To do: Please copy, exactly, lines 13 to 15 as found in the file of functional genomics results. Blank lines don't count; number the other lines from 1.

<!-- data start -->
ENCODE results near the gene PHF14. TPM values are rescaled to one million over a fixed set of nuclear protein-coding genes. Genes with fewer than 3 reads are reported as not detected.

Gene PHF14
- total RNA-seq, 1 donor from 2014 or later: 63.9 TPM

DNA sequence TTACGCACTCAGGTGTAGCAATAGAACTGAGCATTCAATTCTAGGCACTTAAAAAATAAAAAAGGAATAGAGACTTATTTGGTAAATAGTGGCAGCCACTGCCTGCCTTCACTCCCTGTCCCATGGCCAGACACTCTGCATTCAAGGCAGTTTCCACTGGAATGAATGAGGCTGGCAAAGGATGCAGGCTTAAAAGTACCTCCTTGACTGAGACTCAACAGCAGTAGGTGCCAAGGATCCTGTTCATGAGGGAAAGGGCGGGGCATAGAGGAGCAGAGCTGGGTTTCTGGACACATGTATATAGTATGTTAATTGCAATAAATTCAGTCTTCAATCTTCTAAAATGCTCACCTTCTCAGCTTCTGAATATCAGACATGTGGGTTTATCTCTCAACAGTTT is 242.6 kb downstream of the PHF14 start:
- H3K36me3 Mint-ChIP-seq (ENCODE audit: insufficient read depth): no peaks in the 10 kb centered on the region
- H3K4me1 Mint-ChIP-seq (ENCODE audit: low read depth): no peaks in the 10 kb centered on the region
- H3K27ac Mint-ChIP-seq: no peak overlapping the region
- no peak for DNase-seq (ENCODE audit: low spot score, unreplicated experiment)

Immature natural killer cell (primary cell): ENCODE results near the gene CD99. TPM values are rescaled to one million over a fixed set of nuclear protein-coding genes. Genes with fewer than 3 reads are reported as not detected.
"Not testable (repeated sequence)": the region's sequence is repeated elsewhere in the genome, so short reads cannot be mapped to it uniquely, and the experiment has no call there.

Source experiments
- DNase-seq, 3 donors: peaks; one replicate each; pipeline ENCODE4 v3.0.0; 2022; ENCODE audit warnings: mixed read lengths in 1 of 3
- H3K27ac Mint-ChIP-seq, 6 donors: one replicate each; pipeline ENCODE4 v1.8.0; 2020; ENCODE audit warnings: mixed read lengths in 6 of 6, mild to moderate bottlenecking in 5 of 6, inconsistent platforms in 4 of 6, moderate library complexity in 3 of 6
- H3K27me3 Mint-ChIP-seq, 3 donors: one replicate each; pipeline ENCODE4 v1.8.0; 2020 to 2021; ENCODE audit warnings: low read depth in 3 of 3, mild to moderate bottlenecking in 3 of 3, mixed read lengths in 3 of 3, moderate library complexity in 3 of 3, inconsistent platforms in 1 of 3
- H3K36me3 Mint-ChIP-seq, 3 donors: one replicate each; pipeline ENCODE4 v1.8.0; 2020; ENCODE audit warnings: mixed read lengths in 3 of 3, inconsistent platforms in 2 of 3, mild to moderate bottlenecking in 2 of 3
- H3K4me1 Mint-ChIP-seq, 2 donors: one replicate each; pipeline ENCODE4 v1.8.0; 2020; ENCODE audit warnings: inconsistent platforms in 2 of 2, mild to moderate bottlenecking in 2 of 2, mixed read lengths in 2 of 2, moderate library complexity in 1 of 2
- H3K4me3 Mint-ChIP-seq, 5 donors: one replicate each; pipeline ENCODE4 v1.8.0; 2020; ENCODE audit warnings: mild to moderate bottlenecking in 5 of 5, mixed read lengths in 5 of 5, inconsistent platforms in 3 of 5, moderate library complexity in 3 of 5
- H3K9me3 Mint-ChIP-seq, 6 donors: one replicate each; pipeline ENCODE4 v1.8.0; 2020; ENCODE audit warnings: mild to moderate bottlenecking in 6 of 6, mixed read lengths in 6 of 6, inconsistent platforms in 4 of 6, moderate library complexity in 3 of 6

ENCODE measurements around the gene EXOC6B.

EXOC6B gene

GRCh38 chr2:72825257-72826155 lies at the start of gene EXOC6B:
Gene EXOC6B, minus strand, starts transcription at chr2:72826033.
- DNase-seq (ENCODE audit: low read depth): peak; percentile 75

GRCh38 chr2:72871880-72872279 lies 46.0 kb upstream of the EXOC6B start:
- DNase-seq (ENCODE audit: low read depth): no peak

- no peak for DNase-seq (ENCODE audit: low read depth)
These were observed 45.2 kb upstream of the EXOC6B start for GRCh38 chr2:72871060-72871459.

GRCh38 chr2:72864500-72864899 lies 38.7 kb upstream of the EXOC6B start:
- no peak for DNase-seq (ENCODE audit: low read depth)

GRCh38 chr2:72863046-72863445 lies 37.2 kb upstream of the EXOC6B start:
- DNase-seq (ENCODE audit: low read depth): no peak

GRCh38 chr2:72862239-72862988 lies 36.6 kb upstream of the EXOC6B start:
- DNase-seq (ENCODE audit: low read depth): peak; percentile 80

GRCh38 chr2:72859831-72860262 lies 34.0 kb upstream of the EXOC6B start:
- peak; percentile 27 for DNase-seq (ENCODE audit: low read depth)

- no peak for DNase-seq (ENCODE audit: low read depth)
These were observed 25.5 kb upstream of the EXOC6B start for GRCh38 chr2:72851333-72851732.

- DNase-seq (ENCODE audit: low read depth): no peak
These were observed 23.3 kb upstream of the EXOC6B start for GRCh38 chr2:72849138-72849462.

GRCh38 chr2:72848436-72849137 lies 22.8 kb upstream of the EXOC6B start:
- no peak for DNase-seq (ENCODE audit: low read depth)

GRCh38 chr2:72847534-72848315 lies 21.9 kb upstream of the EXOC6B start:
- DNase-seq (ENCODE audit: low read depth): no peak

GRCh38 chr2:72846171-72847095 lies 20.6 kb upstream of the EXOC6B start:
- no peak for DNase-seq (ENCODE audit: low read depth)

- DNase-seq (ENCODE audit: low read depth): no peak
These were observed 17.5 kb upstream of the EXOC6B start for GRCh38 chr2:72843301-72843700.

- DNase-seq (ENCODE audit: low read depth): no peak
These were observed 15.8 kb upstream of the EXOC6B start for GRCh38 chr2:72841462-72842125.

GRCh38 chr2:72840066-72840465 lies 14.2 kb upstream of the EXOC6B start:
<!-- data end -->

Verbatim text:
- H3K27ac Mint-ChIP-seq, 6 donors: one replicate each; pipeline ENCODE4 v1.8.0; 2020; ENCODE audit warnings: mixed read lengths in 6 of 6, mild to moderate bottlenecking in 5 of 6, inconsistent platforms in 4 of 6, moderate library complexity in 3 of 6
- H3K27me3 Mint-ChIP-seq, 3 donors: one replicate each; pipeline ENCODE4 v1.8.0; 2020 to 2021; ENCODE audit warnings: low read depth in 3 of 3, mild to moderate bottlenecking in 3 of 3, mixed read lengths in 3 of 3, moderate library complexity in 3 of 3, inconsistent platforms in 1 of 3
- H3K36me3 Mint-ChIP-seq, 3 donors: one replicate each; pipeline ENCODE4 v1.8.0; 2020; ENCODE audit warnings: mixed read lengths in 3 of 3, inconsistent platforms in 2 of 3, mild to moderate bottlenecking in 2 of 3